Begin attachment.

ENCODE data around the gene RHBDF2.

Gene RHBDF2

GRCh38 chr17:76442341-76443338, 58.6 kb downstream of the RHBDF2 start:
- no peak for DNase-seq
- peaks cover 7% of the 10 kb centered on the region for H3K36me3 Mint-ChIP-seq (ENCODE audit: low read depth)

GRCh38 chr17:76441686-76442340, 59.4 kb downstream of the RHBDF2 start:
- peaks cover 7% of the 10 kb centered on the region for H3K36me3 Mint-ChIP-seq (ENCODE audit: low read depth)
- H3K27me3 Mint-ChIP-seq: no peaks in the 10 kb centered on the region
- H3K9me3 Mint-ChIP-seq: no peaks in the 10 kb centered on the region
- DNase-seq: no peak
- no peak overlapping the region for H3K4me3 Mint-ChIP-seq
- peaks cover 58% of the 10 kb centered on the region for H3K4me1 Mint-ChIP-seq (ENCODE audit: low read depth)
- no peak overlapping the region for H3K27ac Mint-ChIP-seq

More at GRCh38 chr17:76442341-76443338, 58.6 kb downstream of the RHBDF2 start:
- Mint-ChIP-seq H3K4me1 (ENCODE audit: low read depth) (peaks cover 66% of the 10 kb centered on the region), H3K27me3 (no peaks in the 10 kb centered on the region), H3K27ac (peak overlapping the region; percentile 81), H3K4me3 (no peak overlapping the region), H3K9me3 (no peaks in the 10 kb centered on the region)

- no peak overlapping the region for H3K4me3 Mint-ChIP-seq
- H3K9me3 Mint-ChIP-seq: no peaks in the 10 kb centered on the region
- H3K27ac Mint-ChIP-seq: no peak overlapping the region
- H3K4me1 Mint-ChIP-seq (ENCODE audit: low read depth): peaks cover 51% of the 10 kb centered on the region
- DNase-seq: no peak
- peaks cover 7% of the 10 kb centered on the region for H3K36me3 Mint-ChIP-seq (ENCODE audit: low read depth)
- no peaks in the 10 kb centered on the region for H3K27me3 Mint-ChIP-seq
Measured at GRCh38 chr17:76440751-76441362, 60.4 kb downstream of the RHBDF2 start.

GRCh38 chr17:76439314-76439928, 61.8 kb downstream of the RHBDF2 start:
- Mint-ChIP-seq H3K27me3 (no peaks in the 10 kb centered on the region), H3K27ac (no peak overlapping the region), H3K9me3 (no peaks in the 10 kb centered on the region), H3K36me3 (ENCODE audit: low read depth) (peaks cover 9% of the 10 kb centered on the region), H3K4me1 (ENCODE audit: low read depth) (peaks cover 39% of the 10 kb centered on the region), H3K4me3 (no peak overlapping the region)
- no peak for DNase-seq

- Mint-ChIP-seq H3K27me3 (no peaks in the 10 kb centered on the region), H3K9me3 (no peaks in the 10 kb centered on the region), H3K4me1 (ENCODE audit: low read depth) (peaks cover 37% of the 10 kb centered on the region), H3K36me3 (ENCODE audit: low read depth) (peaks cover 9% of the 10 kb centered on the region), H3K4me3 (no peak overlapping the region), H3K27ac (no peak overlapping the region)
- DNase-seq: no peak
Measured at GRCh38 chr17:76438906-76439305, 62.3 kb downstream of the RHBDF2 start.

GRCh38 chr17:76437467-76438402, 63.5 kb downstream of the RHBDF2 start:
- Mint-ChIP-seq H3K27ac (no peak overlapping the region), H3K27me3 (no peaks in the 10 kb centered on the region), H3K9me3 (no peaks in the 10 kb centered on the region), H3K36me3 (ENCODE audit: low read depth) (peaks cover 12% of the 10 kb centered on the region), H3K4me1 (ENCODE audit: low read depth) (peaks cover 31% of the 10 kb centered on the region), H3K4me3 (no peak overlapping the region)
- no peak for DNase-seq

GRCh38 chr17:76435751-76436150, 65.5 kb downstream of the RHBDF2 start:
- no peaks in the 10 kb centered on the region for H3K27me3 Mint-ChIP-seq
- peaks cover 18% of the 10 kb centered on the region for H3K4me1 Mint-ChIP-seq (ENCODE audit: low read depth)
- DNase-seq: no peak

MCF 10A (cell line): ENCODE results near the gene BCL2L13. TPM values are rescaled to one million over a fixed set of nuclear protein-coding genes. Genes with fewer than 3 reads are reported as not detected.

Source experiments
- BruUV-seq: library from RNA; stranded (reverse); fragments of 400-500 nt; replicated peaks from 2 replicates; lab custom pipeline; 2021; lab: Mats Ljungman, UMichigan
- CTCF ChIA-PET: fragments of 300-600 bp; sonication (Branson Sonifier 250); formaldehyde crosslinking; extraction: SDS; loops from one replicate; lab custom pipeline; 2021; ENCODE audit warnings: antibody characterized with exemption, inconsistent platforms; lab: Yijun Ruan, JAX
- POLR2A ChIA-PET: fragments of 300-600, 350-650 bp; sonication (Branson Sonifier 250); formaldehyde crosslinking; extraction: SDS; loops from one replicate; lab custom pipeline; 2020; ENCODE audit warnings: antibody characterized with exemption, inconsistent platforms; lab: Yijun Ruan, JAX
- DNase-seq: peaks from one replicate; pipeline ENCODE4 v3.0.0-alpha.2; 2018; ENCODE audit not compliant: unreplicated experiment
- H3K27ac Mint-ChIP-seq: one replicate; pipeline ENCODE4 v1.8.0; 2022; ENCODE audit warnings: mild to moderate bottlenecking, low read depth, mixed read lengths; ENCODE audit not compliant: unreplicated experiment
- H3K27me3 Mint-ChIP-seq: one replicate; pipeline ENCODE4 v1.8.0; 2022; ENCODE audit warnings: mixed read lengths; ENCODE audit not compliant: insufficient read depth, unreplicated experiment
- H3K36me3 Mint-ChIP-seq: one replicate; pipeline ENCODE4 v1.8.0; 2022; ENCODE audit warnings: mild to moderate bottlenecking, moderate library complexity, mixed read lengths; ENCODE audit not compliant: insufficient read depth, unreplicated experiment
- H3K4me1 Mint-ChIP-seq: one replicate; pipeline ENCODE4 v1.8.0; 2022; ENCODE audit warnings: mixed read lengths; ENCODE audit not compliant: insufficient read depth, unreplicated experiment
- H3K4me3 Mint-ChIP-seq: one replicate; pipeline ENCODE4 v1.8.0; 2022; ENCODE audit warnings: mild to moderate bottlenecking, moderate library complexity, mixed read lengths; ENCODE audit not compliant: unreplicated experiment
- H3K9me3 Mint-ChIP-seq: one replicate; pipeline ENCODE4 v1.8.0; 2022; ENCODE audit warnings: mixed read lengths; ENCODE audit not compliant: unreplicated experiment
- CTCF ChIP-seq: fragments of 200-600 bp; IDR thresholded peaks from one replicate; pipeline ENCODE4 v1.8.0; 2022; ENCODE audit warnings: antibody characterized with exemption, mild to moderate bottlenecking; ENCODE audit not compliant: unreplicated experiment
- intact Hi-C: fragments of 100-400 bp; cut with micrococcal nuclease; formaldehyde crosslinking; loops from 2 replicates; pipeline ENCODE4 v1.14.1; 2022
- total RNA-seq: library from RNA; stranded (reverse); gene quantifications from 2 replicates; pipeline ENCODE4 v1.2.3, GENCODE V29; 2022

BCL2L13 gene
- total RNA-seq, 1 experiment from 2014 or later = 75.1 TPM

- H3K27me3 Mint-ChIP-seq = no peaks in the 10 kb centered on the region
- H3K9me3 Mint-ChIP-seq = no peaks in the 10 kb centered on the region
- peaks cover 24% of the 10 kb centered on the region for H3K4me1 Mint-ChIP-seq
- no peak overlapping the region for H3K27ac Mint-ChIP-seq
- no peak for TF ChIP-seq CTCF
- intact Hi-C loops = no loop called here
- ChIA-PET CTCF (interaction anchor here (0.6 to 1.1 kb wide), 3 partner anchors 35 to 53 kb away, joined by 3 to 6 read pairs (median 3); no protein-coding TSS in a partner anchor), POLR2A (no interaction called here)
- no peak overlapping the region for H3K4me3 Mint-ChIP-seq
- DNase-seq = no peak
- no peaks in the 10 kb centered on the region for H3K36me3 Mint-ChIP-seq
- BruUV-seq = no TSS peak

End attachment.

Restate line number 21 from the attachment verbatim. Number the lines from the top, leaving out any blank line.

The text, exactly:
- peaks cover 7% of the 10 kb centered on the region for H3K36me3 Mint-ChIP-seq (ENCODE audit: low read depth)